There is no international crime today that can be used to neatly hold world leaders or corporate chief executives criminally responsible in peacetime for ecological catastrophes that result in the type of mass displacements and population wipeouts more commonly associated with war crimes. But environmentalists say the world should treat ecocide as a crime against humanity — like genocide — now that the imminent and long-term threats posed by a warming planet are coming into sharper focus.

In Mr. Bolsonaro they have come to see something of an ideal villain tailor-made for a legal test case.

Brazil's President Jair Bolsonaro © AP Brazil's President Jair Bolsonaro

“He has become a poster boy for the need for a crime of ecocide,” said Jojo Mehta, the co-founder of Stop Ecocide, a group that is seeking to give the International Criminal Court in The Hague the jurisdiction to prosecute leaders and businesses that knowingly cause widespread environmental damage. “It’s awful, but at the same time it’s timely.”

Whistleblower Complaint Alleges Effort to 'Lock Down' Ukraine Call Records

  Whistleblower Complaint Alleges Effort to 'Lock Down' Ukraine Call Records President Trump sought to use the powers of his office to coerce Ukraine to investigate a political rival, and White House officials acted to conceal evidence of the president’s actions, a newly released whistleblower complaint alleges. The whistleblower’s complaint, released Thursday, concerns a July phone call between Mr. Trump and President Volodymyr Zelensky of Ukraine. The controversy has become the biggest political danger to Mr. Trump’s presidency as it rallied House Democrats this week to launch impeachment proceedings.“In the course of my official duties, I have received information from multiple U.S.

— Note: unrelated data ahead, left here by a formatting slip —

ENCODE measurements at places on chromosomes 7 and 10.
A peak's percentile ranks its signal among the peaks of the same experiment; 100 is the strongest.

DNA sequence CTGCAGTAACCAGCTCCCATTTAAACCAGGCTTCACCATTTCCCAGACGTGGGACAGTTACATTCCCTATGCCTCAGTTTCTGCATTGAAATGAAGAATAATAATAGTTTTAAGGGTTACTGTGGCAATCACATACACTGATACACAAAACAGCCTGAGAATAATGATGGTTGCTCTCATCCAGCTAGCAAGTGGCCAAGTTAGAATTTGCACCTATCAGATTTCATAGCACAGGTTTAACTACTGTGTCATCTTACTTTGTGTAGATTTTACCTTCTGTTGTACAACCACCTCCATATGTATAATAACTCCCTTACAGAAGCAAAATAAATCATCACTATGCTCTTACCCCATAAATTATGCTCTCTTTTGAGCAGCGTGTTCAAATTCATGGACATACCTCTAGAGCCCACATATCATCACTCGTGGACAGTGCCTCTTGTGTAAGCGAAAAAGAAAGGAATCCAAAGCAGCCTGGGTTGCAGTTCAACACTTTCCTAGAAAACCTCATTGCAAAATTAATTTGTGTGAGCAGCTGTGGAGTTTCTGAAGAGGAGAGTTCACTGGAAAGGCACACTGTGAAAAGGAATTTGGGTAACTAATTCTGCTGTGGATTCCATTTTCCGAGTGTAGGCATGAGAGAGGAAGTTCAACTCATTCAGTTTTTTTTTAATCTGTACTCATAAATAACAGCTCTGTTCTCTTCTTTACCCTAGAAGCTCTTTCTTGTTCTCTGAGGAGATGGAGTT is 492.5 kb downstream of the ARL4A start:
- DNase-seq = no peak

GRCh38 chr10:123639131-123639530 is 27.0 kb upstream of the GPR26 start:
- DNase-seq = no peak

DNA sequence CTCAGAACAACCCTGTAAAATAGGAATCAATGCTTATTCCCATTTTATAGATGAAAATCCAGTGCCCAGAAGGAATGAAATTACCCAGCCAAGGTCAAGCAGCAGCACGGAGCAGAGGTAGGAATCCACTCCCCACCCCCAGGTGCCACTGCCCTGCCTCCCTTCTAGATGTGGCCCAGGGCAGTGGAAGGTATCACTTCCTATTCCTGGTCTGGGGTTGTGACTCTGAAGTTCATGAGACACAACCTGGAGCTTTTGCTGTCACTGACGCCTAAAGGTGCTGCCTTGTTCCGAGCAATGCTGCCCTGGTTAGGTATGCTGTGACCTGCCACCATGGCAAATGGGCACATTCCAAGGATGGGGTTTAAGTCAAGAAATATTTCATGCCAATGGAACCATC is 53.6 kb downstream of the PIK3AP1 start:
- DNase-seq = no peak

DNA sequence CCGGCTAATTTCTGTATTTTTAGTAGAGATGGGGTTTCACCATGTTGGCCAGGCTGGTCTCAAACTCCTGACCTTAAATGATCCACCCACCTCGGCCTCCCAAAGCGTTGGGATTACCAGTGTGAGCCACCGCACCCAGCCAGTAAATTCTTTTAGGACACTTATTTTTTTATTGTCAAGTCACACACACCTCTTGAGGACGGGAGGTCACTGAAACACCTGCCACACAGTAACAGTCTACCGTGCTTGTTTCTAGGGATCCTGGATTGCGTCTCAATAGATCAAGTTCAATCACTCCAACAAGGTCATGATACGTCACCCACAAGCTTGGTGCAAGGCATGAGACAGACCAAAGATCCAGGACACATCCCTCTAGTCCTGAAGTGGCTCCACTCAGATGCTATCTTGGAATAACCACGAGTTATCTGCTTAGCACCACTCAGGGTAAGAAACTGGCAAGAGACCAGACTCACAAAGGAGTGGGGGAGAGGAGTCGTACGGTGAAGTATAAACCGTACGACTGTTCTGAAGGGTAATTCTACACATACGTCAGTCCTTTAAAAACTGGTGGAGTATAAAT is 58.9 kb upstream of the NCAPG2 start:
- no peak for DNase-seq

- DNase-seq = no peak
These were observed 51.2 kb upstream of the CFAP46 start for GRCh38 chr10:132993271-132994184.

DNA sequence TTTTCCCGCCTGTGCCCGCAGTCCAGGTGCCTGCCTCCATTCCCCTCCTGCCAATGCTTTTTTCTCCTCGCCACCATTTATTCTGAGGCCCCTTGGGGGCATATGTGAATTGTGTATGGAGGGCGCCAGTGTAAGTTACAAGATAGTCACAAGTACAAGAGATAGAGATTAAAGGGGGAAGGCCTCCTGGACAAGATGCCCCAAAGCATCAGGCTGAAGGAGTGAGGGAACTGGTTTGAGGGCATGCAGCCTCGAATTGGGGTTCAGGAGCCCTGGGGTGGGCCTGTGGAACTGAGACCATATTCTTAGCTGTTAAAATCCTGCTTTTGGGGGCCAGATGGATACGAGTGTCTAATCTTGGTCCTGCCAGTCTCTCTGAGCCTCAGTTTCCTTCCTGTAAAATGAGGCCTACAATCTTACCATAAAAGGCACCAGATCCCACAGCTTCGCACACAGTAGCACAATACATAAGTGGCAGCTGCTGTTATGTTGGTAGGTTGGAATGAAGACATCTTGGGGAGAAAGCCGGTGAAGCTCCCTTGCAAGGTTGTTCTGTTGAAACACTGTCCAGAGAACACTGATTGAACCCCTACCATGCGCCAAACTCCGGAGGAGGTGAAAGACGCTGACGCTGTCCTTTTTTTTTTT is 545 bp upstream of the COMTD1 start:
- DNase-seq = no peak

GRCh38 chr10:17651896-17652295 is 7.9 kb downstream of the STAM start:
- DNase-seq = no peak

Today in history – which major historical events happened on 25 September ? Who was born on this date, who died? In which year did the birth or death occur? What Happened On This Day – 25 September . 2008 China launches Shenzhou spacecraft with 3 astronauts. This was the third human manned space

Historical events for the 25th of September . See what famous, interesting and notable events happened 1844 Canada defeats USA by 23 runs in the 1st cricket international. 1846 US troops under General Zachery Taylor 1988 American sprinter Florence Griffith Joyner wins women's 100m in Olympic record 10.54; beats teammate Evelyn Ashford by 0. 29 ; 1st leg of sprint double at Seoul Games. September in History .

The first prominent call to outlaw ecocide was made in 1972 by Prime Minister Olaf Palme of Sweden, who hosted the United Nations’ first major summit on the environment.

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In his keynote address at the conference, Mr. Palme argued that the world urgently needed a unified approach to safeguard the environment. “The air we breathe is not the property of any one nation, we share it,” he said. “The big oceans are not divided by national frontiers; they are our common property.” That idea got little traction at the time and Mr. Olaf died in 1986 having made little headway in the quest to establish binding principles to protect the environment.

Blackface is an 'entirely acceptable bit of fun', says Conservative MP

  Blackface is an 'entirely acceptable bit of fun', says Conservative MP A senior Conservative MP has described wearing blackface as an "entirely acceptable bit of fun".Sir Desmond Swayne hinted he wore blackface when attending a fancy dress party as soul singer James Brown - and said he "went to some trouble to be as authentic as possible".

a man wearing a hat: President Jair Bolsonaro of Brazil at an Independence Day parade in Brasilia on Sept. 7. © Adriano Machado/Reuters President Jair Bolsonaro of Brazil at an Independence Day parade in Brasilia on Sept. 7.